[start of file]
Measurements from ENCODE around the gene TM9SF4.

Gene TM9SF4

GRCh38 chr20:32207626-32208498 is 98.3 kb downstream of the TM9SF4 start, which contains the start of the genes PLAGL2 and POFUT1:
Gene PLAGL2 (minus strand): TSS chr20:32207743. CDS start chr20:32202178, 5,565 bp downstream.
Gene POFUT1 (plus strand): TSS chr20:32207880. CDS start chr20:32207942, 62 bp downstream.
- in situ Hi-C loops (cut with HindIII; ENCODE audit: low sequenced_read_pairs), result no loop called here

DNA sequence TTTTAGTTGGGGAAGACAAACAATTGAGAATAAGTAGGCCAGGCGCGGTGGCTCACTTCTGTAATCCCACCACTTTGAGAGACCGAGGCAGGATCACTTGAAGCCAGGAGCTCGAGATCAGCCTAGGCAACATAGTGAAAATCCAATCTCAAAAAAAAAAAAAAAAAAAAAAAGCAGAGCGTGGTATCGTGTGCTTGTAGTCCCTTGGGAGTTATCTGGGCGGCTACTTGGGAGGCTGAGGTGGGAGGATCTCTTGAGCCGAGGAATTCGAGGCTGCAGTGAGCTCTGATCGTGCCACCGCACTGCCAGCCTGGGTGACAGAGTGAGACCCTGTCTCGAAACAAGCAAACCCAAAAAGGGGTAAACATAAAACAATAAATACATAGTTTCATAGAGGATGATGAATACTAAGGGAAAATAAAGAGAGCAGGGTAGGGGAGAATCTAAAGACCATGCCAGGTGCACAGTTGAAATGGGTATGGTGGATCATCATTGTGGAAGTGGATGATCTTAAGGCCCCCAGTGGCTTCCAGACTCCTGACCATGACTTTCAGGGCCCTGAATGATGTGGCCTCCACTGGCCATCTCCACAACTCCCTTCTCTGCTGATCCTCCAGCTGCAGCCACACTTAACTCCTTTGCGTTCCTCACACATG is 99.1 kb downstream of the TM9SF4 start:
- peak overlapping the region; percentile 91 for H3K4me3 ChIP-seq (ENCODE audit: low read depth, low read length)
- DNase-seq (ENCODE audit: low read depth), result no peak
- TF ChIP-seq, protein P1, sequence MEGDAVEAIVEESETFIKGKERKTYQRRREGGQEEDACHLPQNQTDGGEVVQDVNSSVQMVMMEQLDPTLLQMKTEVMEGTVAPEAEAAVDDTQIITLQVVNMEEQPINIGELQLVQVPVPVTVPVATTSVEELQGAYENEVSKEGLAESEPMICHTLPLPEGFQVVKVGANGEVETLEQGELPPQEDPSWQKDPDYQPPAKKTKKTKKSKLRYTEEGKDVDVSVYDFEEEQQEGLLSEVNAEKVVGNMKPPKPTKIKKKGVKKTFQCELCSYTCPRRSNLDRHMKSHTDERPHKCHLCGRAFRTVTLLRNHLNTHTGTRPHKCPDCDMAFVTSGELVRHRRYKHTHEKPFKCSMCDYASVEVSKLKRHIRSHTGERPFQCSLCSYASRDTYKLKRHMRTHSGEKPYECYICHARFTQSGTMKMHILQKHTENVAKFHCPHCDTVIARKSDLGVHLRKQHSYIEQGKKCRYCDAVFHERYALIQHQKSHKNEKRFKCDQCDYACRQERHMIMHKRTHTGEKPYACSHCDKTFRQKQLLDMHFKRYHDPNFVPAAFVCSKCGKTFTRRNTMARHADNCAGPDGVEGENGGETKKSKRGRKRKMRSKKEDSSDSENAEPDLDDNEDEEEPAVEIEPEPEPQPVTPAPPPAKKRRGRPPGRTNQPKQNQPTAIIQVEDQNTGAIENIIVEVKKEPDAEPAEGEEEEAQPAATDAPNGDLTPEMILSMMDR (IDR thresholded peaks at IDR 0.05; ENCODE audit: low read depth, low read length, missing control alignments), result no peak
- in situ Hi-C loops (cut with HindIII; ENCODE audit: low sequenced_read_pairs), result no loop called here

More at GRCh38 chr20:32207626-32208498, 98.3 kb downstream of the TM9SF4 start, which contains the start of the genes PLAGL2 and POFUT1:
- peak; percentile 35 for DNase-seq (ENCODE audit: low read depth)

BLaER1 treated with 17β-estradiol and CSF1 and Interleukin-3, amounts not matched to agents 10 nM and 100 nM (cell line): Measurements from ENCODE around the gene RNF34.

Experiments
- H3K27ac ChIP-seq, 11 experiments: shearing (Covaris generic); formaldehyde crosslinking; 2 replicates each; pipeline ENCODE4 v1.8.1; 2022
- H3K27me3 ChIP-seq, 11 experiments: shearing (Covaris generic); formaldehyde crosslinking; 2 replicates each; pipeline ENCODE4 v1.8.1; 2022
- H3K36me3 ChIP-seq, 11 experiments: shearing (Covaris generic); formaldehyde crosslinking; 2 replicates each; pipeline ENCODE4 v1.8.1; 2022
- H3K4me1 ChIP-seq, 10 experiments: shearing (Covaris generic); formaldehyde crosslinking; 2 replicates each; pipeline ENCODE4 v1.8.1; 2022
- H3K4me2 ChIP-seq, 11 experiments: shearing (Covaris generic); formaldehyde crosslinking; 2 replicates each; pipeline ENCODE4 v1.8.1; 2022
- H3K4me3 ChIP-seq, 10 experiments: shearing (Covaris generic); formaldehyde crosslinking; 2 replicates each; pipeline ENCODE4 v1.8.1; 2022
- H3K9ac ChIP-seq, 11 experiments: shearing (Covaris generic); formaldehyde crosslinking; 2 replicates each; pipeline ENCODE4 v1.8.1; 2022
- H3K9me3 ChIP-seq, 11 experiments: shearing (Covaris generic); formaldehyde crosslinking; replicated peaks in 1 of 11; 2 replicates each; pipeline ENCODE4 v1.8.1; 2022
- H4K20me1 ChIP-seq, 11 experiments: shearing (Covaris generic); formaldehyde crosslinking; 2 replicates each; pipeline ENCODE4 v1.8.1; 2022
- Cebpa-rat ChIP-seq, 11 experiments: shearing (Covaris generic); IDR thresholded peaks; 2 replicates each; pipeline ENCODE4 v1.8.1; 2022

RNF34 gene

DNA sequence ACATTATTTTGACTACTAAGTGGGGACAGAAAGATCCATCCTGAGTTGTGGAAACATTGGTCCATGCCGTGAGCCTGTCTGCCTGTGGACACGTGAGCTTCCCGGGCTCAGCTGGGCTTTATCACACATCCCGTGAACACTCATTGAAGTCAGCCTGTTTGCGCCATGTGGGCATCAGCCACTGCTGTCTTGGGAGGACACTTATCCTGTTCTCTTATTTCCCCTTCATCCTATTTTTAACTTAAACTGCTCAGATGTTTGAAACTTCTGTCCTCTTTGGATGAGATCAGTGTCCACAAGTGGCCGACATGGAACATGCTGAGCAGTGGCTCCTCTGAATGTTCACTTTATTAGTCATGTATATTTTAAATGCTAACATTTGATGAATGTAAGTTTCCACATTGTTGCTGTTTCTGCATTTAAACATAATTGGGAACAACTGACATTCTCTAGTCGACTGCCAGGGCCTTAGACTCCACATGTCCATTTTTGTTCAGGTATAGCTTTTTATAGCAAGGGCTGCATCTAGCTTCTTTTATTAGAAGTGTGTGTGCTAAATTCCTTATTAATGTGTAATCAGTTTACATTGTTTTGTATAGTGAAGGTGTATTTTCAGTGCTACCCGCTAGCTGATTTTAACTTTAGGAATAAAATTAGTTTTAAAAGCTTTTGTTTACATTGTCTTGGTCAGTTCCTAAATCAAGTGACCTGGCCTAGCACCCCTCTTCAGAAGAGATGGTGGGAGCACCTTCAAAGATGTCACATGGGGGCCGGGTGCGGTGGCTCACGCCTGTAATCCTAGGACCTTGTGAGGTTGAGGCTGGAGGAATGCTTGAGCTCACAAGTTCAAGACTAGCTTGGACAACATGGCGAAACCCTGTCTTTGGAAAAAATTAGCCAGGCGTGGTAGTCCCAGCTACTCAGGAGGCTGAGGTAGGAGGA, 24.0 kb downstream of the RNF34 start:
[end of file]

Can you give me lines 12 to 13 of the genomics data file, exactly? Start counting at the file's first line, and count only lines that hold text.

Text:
More at GRCh38 chr20:32207626-32208498, 98.3 kb downstream of the TM9SF4 start, which contains the start of the genes PLAGL2 and POFUT1:
- peak; percentile 35 for DNase-seq (ENCODE audit: low read depth)